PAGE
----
Agile SCM: It’s All Related

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Summary:
In this article, the authors the use of basic patterns that can help build a software configuration management process that works well with your agile development environment. They discuss how codeline policy, private work spaces, smoke tests, private system builds, integration building, unit testing, and regression testing all work together to enable you to maintain an active development line.

This month we will talk about how using some basic patterns can help build a software configuration management process that works well with your agile development environment. We will discuss how codeline policy, private workspaces, smoke tests, private system builds, integration building, unit testing, and regression testing all work together to enable you to maintain an active development line.

 

When working in a release engineering or SCM role, you begin talking and thinking in terms of software configuration management as an end in itself. If you are developing software, SCM is often ignored and treated as something necessary that hangs in the background or, if visible, it's seen as the version control tool.  Neither view of the world will give you the most effective environment.  It is important for everyone to remember that SCM is a part of the environment where code is developed. It’s easy to forget this when, as a practical matter, day-to-day work involves immediate import, no matter how much you want to think in global terms. Since we tend to specialize, much of the literature on SCM is focused on the practice of SCM without necessarily fitting that practice into context.

 

When Brad and Steve began working on the pattern language for agile software configuration management, which evolved into the book Software Configuration Management Patterns: Effective Teamwork, Practical Integration, we had this in mind:  patterns and pattern languages, by their nature, help place things in context. In this article we will provide an overview of part of our SCM pattern language with the goal of showing you how to present SCM practices in the context of the entire development process.

 

Patterns and Pattern Languages
A great deal has been written about patterns and pattern languages, and it is a topic that can take a while to master. In the book A Timeless Way of Building, Christopher Alexander describes a pattern as something that “describes a problem which occurs over and over again in our environment, and then describes the core of the solution to that problem, in such a way that you can use this solution a million times over, without ever doing it the same way twice.” A shorter definition is “a rule that describes what you have to do to generate the entity which it defines.”  Alexander also describes the importance of context in A Pattern Language  “… every pattern we define must be formulated in the form of a rule which establishes a relationship between a context, a system of forces which arise in that context, and a configuration which allows these forces to resolve themselves in that context.”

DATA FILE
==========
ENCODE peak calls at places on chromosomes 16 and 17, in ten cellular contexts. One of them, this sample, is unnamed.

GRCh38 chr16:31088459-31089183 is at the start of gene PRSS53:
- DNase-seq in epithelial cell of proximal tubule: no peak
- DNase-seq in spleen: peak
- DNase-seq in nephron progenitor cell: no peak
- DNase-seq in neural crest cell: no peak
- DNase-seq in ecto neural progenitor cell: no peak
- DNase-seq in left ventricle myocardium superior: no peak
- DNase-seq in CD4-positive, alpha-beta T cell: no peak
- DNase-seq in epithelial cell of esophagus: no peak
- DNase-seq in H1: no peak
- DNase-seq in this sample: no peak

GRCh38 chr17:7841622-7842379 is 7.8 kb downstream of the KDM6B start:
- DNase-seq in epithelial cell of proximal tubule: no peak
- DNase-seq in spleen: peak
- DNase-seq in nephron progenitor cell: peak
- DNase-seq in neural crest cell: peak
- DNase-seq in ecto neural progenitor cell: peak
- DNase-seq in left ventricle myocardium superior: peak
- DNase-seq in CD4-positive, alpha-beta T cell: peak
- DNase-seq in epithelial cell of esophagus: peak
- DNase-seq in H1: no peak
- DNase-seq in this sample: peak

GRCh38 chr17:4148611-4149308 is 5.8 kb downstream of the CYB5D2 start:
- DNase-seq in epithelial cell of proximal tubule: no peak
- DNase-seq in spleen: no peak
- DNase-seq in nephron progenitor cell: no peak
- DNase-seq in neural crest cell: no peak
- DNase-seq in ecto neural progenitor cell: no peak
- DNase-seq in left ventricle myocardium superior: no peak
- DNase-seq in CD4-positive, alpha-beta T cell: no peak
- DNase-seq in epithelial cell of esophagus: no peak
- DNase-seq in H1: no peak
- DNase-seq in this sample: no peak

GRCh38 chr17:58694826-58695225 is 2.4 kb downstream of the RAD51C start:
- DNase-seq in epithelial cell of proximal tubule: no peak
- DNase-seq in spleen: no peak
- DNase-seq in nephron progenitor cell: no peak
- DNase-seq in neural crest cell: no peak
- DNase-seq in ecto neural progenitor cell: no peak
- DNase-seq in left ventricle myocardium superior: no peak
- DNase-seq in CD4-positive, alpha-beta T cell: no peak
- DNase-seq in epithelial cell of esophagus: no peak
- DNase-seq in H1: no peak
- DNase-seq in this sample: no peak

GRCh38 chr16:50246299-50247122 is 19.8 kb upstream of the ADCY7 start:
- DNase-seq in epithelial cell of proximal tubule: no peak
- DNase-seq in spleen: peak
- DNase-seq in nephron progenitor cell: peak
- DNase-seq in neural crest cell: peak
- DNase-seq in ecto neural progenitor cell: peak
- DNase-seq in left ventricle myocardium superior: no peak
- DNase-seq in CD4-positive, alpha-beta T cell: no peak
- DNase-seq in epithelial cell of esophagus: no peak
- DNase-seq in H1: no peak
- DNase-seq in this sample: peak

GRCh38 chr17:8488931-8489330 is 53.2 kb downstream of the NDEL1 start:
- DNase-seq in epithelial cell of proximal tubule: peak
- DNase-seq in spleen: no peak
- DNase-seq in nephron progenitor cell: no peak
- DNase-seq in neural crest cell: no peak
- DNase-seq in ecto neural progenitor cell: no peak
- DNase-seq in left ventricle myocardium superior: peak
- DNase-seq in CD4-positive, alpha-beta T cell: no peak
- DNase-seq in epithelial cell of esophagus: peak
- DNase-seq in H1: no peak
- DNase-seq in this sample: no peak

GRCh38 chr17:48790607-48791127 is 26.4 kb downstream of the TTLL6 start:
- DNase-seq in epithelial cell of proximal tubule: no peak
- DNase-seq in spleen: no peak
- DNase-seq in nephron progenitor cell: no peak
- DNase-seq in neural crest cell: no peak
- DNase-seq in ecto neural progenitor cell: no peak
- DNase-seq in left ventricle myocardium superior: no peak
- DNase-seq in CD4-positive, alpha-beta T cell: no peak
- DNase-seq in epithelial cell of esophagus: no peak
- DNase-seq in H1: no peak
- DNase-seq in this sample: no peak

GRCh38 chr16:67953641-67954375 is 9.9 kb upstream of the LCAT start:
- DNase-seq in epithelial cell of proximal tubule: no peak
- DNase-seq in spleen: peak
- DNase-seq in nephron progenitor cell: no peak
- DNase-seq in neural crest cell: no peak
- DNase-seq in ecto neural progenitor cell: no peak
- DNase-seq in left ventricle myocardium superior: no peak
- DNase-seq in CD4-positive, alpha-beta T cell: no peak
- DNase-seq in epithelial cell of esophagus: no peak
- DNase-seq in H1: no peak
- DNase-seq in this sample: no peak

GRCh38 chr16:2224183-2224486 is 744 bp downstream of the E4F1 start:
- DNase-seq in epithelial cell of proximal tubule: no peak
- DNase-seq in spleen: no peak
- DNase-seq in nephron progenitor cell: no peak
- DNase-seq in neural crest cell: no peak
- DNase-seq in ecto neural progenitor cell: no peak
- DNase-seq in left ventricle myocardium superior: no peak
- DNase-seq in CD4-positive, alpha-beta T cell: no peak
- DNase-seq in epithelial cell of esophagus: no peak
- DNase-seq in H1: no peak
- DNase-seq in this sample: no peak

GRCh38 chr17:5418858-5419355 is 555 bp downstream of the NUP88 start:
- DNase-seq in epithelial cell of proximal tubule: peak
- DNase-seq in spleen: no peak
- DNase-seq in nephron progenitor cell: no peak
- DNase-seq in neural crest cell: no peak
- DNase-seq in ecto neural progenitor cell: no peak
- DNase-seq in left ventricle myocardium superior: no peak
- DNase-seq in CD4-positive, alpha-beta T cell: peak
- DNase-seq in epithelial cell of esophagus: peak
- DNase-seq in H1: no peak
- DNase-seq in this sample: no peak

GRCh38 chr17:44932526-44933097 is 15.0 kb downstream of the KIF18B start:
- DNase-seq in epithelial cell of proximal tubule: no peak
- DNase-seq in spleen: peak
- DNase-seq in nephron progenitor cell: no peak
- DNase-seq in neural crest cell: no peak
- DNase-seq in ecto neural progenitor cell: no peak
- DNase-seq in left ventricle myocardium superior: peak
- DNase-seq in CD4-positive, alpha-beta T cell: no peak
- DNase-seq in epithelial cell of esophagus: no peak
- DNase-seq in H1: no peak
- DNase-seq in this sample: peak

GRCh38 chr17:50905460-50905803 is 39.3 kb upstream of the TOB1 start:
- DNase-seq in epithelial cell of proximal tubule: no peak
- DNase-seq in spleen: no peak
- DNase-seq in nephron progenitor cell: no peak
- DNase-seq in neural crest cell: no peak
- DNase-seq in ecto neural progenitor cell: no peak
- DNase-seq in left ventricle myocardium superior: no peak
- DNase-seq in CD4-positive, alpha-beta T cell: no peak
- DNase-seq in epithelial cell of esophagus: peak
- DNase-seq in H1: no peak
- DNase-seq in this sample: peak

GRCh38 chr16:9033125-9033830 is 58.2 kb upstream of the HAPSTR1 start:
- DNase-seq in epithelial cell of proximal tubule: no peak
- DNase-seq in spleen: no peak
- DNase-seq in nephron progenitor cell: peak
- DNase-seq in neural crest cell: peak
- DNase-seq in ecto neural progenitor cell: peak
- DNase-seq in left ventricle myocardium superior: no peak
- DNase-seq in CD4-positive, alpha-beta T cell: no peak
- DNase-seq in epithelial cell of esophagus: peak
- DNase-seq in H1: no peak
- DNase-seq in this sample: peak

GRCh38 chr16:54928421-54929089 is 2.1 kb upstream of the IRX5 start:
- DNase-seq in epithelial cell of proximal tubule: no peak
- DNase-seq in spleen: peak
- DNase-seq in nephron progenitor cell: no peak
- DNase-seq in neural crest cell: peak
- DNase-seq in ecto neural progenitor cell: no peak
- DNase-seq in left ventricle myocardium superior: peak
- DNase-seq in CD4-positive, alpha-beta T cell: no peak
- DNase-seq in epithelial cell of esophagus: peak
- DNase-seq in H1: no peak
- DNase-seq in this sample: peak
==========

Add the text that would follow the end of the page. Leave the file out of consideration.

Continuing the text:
There are a number of collections of best practices, but we often keep hidden the context of how these practices fit in with our larger goals. Brad and Steve wrote a pattern language for agile software development that is organized around SCM practices. This pattern language (which you can learn more about at http://www.scmpatterns.com/) defines some core development practices related to SCM. The benefit of this approach is the likelihood of increased success when applying the patterns.  Also, those who are performing SCM-related tasks on a daily basis will have a better understanding of when to perform the tasks.

 

About the author

Brad Appleton's picture Brad Appleton

Brad Appleton is a software CM/ALM solution architect and lean/agile development champion at a large telecommunications company. Currently he helps projects and teams adopt and apply lean/agile development and CM/ALM practices and tools. He is coauthor of the book Software Configuration Management Patterns, a columnist for the CMCrossroads and AgileConnection communities at Techwell.com,  and a former section editor for The C++ Report. You can read Brad's blog at blog.bradapp.net.

About the author

Steve Berczuk's picture Steve Berczuk

Steve Berczuk is a Principal Engineer and Scrum Master at Fitbit. The author of Software Configuration Management Patterns: Effective Teamwork, Practical Integration, he is a recognized expert in software configuration management and agile software development. Steve is passionate about helping teams work effectively to produce quality software. He has an M.S. in operations research from Stanford University and an S.B. in Electrical Engineering from MIT, and is a certified, practicing ScrumMaster. Contact Steve at steve@berczuk.com or visit berczuk.com and follow his blog at blog.berczuk.com.

About the author

Steve Konieczka's picture Steve Konieczka

Steve Konieczka is President and Chief Operating Officer of SCM Labs, a leading Software Configuration Management solutions provider. An IT consultant for fourteen years, Steve understands the challenges IT organizations face in change management. He has helped shape companies’ methodologies for creating and implementing effective SCM solutions for local and national clients. Steve is a member of Young Entrepreneurs Organization and serves on the board of the Association for Configuration and Data Management (ACDM). He holds a Bachelor of Science in Computer Information Systems from Colorado State University. You can reach Steve at steve@scmlabs.com.

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